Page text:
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Registration for the Fall 2019 semester begins June 25.  Watch your email for more details.

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Practical Writing

Course Code: CMNS 1115
Faculty: Language, Literature & Performing Arts
Department: Communications
Credits: 3.0
Semester: 15
Learning Format: Lecture, Seminar
Typically Offered: Fall, Summer, Winter
course overview

This course helps to prepare students for the complex writing tasks required in the workplace. Students learn rhetorical and genre theory and practise reader-based strategies for writing clear and concise workplace documents. This involves learning to differentiate between the different aims or purposes of workplace writing, analyzing and practising the conventions for achieving these purposes, and creating readable documents in a variety of written genres. Students also learn and practise the basic research skills of identifying, summarizing, and citing appropriate sources.

Course Content

Foundational Theory in Rhetoric and Genre

  • rhetorical situation and scenario
  • audience
  • purposes
  • exigence
  • genre
  • the three persuasive appeals
  • persuasive arrangements (direct and indirect)

Communication Skills

  • tone and diction appropriate to specific writing situation
  • connectedness and coherence at paragraph- and text-level
  • organizational strategies
  • clarity and conciseness
  • headings and layout
  • format
  • procedures for conducting primary and secondary research, and communicating the results of such research.

Writing Tasks 

  • Business Letters
  • Memoranda  e.g. proposal, progress
  • Summary
  • Major Report (1500 - 2500 words requiring research and analysis)
  • Job Package.

Methods of Instruction

This course will emphasize learning through doing.  Working individually and in groups, students will be involved in the discussion, analysis and interpretation of various workplace-writing activities and case studies.  Under the instructor's guidance, students will integrate the results of primary or secondary research with correct language principles in a wide variety of workplace writing -- summaries, memoranda, letters and reports.  Other methods include lectures, group discussions and possibly field trips.

Means of Assessment

Evaluation will be based on this general outline:

Research Report 20-25%
Job Package 10-20%
Other writing tasks geared to improving workplace writing efficacy(at least 4 evaluations) 60%
  100%

Learning Outcomes

The students will become aware of the need for, and learn to appreciate the value of clear, concise, courteous prose as an indispensable communications tool in business.

Special Course Objectives

By the end of the course, the students will be able to

  1. articulate the key concepts of foundational theory in rhetoric and genre: rhetorical situation and scenario, audience, motivation, exigence, genre, the three persuasive appeals, persuasive arrangements (direct and indirect)
  2. apply these concepts in analysis of workplace documents and in the production of their own workplace documents.
  3. use the correct language fundamentals in all written assignments
  4. use precise word choice in all written assignments
  5. interpret and summarize relevant business readings
  6. prepare memoranda consistent with professional standards and practice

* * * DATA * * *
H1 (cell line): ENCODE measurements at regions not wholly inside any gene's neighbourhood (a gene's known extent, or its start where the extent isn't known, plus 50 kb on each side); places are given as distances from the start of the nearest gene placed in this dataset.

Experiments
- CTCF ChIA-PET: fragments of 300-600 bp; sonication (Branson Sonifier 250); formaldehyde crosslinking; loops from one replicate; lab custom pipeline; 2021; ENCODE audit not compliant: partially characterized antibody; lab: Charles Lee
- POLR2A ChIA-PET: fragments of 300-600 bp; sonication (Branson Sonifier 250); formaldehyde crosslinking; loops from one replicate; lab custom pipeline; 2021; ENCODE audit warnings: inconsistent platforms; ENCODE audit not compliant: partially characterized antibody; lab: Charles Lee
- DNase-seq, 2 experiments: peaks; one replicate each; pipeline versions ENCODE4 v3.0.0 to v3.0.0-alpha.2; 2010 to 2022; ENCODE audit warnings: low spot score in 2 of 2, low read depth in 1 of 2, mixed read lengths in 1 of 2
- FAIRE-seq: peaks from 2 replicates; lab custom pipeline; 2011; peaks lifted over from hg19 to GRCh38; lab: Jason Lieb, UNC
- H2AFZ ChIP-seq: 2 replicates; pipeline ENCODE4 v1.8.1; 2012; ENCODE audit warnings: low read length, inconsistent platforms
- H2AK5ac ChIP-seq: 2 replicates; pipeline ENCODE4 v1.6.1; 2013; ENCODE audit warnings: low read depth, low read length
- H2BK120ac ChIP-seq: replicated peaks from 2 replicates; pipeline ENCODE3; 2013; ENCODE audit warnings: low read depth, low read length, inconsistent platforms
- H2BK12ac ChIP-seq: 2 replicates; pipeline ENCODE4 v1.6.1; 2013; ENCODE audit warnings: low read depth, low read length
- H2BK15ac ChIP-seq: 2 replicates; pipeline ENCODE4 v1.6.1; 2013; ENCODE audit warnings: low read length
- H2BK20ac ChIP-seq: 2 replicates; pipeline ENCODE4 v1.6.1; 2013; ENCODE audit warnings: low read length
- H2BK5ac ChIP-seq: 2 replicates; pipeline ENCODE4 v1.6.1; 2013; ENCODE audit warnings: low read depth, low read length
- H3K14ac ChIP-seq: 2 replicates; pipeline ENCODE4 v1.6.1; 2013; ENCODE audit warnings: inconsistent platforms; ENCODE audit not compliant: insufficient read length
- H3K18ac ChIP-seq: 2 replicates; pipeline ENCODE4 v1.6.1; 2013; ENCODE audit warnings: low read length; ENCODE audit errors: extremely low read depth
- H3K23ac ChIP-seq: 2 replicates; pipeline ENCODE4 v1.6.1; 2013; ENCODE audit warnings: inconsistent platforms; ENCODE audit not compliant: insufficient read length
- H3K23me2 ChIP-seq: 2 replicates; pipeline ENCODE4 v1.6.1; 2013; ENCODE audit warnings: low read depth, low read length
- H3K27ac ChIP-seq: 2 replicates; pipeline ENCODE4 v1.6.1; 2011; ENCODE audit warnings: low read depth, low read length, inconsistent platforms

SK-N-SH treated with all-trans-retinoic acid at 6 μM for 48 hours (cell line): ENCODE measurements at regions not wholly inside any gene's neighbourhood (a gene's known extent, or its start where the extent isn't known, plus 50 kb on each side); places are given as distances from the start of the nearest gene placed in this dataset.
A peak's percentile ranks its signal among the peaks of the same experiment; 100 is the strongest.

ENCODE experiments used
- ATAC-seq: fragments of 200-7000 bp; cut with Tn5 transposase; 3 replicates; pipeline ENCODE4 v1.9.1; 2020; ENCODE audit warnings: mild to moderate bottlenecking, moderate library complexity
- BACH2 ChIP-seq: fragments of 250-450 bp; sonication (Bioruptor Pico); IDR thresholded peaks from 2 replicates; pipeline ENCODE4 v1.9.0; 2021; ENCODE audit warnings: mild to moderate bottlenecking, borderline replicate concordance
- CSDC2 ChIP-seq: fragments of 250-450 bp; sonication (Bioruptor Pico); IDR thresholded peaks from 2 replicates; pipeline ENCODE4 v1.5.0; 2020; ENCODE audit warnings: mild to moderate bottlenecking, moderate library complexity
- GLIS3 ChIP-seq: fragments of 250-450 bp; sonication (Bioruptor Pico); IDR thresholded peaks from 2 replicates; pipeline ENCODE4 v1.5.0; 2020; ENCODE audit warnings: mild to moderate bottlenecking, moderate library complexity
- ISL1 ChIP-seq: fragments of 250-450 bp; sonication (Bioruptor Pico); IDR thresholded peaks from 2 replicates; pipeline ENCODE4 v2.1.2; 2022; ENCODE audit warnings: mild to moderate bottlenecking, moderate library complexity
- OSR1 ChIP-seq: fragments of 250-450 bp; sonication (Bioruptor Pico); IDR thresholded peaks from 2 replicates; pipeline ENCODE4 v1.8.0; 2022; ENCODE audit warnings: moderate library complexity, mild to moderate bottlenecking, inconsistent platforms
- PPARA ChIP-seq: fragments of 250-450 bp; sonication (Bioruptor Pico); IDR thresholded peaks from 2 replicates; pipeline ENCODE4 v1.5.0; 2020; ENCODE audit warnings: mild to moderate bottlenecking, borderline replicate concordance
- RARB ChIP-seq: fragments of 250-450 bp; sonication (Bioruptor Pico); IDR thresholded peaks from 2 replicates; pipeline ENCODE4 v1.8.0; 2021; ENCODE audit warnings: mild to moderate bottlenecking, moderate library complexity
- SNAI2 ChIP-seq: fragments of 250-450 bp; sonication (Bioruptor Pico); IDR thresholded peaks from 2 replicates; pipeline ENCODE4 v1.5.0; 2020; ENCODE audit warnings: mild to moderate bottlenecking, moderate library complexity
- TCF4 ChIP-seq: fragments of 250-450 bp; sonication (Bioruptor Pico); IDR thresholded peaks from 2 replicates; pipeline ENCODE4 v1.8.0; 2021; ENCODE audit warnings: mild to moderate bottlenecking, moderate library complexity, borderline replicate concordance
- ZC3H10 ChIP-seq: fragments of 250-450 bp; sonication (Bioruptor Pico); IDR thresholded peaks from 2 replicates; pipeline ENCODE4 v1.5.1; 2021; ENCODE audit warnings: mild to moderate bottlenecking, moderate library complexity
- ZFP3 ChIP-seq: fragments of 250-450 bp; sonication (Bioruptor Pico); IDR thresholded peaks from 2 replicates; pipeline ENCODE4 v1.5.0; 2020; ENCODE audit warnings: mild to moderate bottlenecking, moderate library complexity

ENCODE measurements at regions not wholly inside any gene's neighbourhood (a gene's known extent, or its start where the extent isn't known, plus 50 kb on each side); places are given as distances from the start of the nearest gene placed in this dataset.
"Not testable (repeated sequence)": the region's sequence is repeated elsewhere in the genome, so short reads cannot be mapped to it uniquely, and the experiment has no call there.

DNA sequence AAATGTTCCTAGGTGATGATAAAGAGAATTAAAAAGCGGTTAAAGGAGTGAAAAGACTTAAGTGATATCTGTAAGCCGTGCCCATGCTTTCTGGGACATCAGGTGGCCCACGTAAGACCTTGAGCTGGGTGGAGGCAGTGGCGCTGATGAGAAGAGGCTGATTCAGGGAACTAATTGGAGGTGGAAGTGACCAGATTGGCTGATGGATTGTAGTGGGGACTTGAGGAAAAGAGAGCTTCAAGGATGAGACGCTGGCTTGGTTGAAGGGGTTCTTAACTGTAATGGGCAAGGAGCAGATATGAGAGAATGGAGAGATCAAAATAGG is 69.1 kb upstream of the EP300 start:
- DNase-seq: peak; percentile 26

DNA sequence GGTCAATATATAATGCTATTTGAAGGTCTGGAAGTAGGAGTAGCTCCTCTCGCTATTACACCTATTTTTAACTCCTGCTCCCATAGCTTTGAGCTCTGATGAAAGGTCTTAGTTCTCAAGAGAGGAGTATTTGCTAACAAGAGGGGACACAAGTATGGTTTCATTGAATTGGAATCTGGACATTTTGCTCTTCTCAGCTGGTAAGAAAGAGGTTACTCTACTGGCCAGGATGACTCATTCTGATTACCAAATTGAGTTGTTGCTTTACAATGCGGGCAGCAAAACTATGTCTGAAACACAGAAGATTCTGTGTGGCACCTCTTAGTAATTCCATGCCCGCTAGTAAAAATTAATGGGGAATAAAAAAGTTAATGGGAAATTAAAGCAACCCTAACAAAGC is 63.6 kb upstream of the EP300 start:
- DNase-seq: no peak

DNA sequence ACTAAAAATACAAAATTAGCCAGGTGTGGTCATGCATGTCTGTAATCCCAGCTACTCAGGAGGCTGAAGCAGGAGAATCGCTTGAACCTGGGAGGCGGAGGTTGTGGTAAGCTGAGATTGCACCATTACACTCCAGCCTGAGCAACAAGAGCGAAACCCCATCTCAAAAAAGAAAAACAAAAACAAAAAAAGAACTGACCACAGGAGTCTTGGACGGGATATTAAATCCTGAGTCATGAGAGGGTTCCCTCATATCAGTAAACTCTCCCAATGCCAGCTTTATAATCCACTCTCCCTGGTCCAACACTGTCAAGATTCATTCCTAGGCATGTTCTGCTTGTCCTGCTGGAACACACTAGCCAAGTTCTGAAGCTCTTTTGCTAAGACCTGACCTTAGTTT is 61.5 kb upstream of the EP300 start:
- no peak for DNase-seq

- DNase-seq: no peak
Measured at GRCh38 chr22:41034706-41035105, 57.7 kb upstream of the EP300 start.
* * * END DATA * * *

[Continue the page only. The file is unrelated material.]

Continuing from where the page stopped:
7. write effective business correspondence in a variety of relevant situations consistent with professional writing standards and practice
  8. prepare written reports using language conventions consistent with professional writing standards
  9. demonstrate report-writing style and format consistent with professional writing standards and practice
  10. perform primary or secondary research and analyze it for relevant date
  11. prepare a correctly written report using primary and secondary source materials relevant to the student’s major program
  12. demonstrate an understanding of correct format and bibliographical methods in appropriate written assignments
  13. work effectively with other students in group projects
  14. accept, provide and learn from courteous and objective criticism.

course prerequisites

  • Any College entrance Language Proficiency Requirement EXCEPT the Douglas College Course Options in ELLA or ENGU, OR
  • a minimum grade of C- in ELLA 0460, or a minimum grade of C- in both ELLA 0465 and 0475, OR
  • a minimum grade of C- in ENGU 0450 or ENGU 0455 or ENGU 0490, OR
  • Mastery in ELLA 0330 and any two of ELLA 0310, 0320, or 0340.

Corequisites

Courses listed here must be completed either prior to or simultaneously with this course:

  • No corequisite courses

Equivalencies

Courses listed here are equivalent to this course and cannot be taken for further credit:

  • No equivalency courses

curriculum guidelines

Course Guidelines for previous years are viewable by selecting the version desired. If you took this course and do not see a listing for the starting semester/year of the course, consider the previous version as the applicable version.

course schedule and availability
course transferability

Below shows how this course and its credits transfer within the BC transfer system. 

A course is considered university-transferable (UT) if it transfers to at least one of the five research universities in British Columbia: University of British Columbia; University of British Columbia-Okanagan; Simon Fraser University; University of Victoria; and the University of Northern British Columbia.

For more information on transfer visit the BC Transfer Guide and BCCAT websites.

assessments

If your course prerequisites indicate that you need an assessment, please see our Assessment page for more information.

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